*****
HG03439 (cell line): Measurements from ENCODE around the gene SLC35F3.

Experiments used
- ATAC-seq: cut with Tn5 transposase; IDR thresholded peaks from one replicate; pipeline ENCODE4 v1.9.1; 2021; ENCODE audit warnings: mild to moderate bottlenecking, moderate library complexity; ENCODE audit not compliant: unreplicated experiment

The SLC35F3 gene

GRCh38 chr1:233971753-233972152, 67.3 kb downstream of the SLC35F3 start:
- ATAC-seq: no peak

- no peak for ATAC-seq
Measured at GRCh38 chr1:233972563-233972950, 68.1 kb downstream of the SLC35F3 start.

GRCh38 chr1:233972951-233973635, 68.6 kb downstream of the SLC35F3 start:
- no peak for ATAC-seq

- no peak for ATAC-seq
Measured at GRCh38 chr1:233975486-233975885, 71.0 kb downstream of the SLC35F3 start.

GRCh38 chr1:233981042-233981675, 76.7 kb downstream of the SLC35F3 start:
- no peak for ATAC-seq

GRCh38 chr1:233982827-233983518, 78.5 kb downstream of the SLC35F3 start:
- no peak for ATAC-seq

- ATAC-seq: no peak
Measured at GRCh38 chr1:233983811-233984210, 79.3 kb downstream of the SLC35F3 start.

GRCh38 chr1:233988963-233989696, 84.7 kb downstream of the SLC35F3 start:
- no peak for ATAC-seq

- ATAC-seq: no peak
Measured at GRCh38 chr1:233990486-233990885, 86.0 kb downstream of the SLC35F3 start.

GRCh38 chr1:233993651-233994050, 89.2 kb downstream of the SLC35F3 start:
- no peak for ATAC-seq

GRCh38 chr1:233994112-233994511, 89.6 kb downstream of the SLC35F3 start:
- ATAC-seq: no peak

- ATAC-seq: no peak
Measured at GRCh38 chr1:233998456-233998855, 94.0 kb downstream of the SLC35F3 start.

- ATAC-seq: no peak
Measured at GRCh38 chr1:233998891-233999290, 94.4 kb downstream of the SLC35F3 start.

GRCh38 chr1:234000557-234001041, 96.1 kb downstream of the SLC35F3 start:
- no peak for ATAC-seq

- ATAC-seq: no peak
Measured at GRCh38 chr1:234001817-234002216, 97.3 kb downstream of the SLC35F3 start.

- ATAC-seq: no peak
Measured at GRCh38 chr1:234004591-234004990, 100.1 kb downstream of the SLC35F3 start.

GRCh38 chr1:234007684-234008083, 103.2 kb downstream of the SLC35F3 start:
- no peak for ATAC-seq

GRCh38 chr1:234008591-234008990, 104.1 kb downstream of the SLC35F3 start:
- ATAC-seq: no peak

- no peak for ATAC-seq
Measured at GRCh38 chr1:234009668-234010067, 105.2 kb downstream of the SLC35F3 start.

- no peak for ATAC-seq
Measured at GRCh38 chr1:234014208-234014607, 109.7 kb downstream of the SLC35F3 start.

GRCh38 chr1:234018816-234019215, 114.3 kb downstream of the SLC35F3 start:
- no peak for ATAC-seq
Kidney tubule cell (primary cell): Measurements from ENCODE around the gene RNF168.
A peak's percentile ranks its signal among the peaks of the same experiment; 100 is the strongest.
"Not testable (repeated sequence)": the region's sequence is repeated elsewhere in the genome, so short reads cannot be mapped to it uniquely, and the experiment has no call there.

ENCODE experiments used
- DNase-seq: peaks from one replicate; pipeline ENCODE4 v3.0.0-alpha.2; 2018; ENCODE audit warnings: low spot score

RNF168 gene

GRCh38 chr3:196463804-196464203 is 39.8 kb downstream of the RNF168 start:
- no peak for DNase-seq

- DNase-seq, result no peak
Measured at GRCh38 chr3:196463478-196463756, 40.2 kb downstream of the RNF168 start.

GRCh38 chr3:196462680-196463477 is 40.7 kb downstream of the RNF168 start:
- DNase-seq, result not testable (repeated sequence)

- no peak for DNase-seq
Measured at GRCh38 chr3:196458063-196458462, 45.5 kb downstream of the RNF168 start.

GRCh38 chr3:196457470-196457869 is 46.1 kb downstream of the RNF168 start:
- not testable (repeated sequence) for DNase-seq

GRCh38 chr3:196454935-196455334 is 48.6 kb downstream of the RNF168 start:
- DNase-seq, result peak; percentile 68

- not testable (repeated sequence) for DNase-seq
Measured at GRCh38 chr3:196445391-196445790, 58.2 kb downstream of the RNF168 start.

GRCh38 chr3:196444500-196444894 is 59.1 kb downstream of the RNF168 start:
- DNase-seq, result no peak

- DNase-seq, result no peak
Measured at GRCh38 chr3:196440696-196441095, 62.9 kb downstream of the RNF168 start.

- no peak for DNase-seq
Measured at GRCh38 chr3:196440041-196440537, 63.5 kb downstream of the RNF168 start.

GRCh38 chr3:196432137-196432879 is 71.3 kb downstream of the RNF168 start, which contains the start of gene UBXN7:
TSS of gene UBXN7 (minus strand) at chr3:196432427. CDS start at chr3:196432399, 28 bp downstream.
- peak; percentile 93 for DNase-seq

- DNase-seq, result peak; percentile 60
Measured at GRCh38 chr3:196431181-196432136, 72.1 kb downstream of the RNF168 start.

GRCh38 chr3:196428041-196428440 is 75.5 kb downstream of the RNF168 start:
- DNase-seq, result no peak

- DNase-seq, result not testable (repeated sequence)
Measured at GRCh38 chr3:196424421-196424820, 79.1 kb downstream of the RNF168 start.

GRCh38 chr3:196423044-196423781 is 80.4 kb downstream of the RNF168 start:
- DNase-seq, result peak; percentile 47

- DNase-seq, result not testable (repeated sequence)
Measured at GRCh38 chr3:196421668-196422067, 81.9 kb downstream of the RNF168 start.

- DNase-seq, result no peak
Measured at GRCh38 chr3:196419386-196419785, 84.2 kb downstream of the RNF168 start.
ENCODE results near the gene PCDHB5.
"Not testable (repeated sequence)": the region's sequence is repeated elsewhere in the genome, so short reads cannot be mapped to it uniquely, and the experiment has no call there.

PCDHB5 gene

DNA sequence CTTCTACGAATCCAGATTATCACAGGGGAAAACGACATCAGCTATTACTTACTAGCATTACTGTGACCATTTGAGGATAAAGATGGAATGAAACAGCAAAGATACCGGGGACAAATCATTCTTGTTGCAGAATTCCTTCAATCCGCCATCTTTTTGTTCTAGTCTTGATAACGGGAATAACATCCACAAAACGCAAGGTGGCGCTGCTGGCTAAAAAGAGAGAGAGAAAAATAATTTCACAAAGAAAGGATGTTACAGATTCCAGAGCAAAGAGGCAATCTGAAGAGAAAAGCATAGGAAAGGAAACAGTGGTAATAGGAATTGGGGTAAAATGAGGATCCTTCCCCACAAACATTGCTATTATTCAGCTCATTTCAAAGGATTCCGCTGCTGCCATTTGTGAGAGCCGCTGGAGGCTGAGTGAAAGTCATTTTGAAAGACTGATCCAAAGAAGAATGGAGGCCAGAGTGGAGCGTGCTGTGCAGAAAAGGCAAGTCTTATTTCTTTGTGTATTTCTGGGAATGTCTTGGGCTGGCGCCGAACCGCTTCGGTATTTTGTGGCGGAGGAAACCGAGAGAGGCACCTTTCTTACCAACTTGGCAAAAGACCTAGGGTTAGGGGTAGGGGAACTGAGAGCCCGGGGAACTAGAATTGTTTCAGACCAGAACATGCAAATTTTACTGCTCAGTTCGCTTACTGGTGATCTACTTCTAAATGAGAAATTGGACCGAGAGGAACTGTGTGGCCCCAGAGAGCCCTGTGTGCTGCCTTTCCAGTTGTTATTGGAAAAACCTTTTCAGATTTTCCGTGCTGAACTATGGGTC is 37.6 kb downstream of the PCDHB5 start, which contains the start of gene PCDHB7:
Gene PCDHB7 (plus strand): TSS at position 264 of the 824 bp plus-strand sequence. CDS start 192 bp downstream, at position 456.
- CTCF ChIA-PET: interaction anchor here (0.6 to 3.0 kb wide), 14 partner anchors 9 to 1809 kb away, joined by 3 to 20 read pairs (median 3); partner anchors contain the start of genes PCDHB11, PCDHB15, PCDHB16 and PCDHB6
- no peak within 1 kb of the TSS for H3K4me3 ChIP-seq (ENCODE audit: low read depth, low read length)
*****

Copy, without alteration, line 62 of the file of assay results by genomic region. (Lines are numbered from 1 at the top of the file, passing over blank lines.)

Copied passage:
- not testable (repeated sequence) for DNase-seq